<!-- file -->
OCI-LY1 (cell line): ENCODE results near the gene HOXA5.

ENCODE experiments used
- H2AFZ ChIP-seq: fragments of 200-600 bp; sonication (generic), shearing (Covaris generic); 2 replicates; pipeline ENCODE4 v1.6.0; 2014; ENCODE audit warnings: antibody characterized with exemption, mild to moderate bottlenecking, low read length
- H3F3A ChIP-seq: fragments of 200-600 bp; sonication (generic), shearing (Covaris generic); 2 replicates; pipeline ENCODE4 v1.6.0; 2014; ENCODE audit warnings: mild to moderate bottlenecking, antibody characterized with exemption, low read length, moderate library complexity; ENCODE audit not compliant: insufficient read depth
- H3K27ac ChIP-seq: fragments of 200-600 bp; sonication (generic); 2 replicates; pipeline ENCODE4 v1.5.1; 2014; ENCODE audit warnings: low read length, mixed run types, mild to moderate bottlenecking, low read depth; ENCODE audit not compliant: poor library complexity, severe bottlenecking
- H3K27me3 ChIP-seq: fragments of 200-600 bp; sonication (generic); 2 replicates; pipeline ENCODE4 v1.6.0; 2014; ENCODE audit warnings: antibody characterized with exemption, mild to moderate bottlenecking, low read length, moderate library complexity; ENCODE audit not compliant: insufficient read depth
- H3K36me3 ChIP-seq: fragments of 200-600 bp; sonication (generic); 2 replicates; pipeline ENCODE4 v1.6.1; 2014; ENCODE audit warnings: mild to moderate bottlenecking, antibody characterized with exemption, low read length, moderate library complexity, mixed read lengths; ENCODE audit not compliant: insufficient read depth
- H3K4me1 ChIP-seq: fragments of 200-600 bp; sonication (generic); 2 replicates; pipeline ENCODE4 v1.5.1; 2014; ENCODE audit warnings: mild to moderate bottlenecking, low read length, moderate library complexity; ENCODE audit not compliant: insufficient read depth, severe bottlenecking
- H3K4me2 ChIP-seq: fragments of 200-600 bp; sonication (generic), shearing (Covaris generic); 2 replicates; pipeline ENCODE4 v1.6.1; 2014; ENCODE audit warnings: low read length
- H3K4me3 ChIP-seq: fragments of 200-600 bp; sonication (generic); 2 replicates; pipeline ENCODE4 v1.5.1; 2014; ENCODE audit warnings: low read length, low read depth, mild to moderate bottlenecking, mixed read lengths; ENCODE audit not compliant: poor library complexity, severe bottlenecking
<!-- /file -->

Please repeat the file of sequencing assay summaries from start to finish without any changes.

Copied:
OCI-LY1 (cell line): ENCODE results near the gene HOXA5.

ENCODE experiments used
- H2AFZ ChIP-seq: fragments of 200-600 bp; sonication (generic), shearing (Covaris generic); 2 replicates; pipeline ENCODE4 v1.6.0; 2014; ENCODE audit warnings: antibody characterized with exemption, mild to moderate bottlenecking, low read length
- H3F3A ChIP-seq: fragments of 200-600 bp; sonication (generic), shearing (Covaris generic); 2 replicates; pipeline ENCODE4 v1.6.0; 2014; ENCODE audit warnings: mild to moderate bottlenecking, antibody characterized with exemption, low read length, moderate library complexity; ENCODE audit not compliant: insufficient read depth
- H3K27ac ChIP-seq: fragments of 200-600 bp; sonication (generic); 2 replicates; pipeline ENCODE4 v1.5.1; 2014; ENCODE audit warnings: low read length, mixed run types, mild to moderate bottlenecking, low read depth; ENCODE audit not compliant: poor library complexity, severe bottlenecking
- H3K27me3 ChIP-seq: fragments of 200-600 bp; sonication (generic); 2 replicates; pipeline ENCODE4 v1.6.0; 2014; ENCODE audit warnings: antibody characterized with exemption, mild to moderate bottlenecking, low read length, moderate library complexity; ENCODE audit not compliant: insufficient read depth
- H3K36me3 ChIP-seq: fragments of 200-600 bp; sonication (generic); 2 replicates; pipeline ENCODE4 v1.6.1; 2014; ENCODE audit warnings: mild to moderate bottlenecking, antibody characterized with exemption, low read length, moderate library complexity, mixed read lengths; ENCODE audit not compliant: insufficient read depth
- H3K4me1 ChIP-seq: fragments of 200-600 bp; sonication (generic); 2 replicates; pipeline ENCODE4 v1.5.1; 2014; ENCODE audit warnings: mild to moderate bottlenecking, low read length, moderate library complexity; ENCODE audit not compliant: insufficient read depth, severe bottlenecking
- H3K4me2 ChIP-seq: fragments of 200-600 bp; sonication (generic), shearing (Covaris generic); 2 replicates; pipeline ENCODE4 v1.6.1; 2014; ENCODE audit warnings: low read length
- H3K4me3 ChIP-seq: fragments of 200-600 bp; sonication (generic); 2 replicates; pipeline ENCODE4 v1.5.1; 2014; ENCODE audit warnings: low read length, low read depth, mild to moderate bottlenecking, mixed read lengths; ENCODE audit not compliant: poor library complexity, severe bottlenecking